If I wanted to post a status update I had to keep in mind that everyone from my parents to high school friends to graduate students that I work with could see it. If I wanted to post about family reunion stuff, why would my high school friends want to read about that? Everyone was being blasted by the same fire hose and there was little that could be done to redirect that stream so that it could be manageable. Over time Facebook was working on improving that but it seemed that they still functioned with one driving principle in mind, that one person had one status and one stream of thought to the entire world. And that all human relations are fundamentally equal and indistinguishable. That there is nothing inherently different in a human relation between a parent and a child than there is between two associates at work. Human relations, according to Facebook, are a nondescript pipeline of information flow (or at least a flow of stuff, if you don't want to call what happens on Facebook information) with information constantly flowing from one person to another, and the more the information flows the stronger the human relation.

This way of thinking may make sense in a college setting where everyone is meeting someone new and people are forming new relations, but in the real world there are pre-made relations that are formed for different reasons. Some relations are not based on information flow but on other things, such as marriage or blood relation. I may be "friends" with my wife's aunts and uncles on Facebook, but I would not characterize our relation as one based on information flow, or even on a desire to network. I have interactions with them because I married their niece, not because we met and decided that we should be "friends" (that doesn't mean  I have a problem with them, it just means that the connection was made for reasons other than the ones the Facebook team think of as being fundamental to human relations). The thing is Facebook fails to comprehend this. To them the connection to my wife's cousin's husband (who I have never met in person) is considered to be of the same order, or importance, as the connection I have to a roommate that I lived with for 3 years, or that mission companion that I was with for 3 months, and survived dog attacks, torrential downpours, floods, cold weather, broken ribs, and several unforgettable teaching experiences with. How does that compare? Yet Facebook fails to understand that and just wants to lump everyone into one big group of "friends" and you are given one fire hose to turn on them and drench them with your pictures, status updates and stuff.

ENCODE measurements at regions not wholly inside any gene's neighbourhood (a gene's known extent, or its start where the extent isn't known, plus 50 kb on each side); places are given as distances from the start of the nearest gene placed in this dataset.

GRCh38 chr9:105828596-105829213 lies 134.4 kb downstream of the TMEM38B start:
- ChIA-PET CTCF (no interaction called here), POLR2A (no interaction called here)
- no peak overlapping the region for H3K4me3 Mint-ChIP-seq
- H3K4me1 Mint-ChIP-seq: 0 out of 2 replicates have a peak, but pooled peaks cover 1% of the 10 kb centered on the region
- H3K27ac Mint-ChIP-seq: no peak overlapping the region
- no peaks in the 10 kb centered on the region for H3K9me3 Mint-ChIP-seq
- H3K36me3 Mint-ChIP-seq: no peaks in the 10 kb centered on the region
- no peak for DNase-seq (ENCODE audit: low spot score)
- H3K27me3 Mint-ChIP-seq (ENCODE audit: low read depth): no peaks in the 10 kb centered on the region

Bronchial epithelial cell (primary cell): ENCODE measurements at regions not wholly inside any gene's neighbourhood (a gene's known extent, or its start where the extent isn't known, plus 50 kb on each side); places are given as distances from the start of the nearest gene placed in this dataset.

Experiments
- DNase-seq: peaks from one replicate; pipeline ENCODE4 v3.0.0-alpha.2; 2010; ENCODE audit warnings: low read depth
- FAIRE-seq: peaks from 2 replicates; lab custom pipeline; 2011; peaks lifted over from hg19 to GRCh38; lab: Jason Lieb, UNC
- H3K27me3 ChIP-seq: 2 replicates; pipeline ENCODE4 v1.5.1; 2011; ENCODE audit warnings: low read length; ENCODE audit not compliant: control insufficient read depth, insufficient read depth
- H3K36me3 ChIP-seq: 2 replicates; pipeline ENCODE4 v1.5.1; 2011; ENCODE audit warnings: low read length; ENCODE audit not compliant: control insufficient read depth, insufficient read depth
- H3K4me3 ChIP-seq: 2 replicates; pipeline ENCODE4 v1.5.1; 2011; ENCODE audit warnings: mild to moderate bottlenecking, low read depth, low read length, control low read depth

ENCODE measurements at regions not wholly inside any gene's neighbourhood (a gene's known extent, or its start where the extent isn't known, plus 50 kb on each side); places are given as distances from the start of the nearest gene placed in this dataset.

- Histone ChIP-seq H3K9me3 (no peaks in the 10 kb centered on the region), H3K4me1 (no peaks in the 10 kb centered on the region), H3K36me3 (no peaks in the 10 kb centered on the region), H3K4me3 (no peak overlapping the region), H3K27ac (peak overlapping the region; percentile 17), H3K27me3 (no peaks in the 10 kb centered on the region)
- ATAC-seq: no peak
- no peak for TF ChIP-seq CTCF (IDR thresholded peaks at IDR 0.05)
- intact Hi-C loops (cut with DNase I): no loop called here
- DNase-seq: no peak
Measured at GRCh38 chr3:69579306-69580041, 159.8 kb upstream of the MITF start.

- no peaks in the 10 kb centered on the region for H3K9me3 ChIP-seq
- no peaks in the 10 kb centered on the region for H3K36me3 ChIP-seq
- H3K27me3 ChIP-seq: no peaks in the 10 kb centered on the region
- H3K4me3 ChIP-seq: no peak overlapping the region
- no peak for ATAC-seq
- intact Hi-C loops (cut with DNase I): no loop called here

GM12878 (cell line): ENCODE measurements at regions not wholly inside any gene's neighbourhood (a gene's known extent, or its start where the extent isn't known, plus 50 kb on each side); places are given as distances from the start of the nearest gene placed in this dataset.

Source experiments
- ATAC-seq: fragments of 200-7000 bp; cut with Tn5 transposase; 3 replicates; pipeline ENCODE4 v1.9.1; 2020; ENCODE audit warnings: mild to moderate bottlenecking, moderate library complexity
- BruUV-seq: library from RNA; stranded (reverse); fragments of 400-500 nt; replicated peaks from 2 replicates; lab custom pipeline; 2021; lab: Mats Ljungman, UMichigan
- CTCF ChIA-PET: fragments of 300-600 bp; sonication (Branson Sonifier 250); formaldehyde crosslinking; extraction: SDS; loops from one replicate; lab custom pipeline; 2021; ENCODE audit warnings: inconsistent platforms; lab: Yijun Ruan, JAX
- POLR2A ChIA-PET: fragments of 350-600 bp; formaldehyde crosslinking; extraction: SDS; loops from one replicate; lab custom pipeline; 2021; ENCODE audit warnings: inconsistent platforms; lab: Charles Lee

Today when I got onto Google+ the first thing I noticed was that I could very easily put people in different categories. I could also control the streams of status updates, photos and stuff. I could separate the photos of family from friends, and from acquaintances. That way the pictures of my nieces and nephews would not be mixed in with the pictures of "that one guy" from high school playing guitar at some random party. In short, the Google team made it so that my interactions on a social network could be organized into real human relations that reflect the real world. That right there puts them light years ahead of Facebook.

I don't know much else about how Google+ works, but that one feature of being able to separate friends from family, acquaintances from people I know from work, and my 20+ aunts and uncles-in-law from my cousin that I haven't seen for about 20 years, is enough to make me want to give it a shot. And I might just stick with it because it may actually be useful.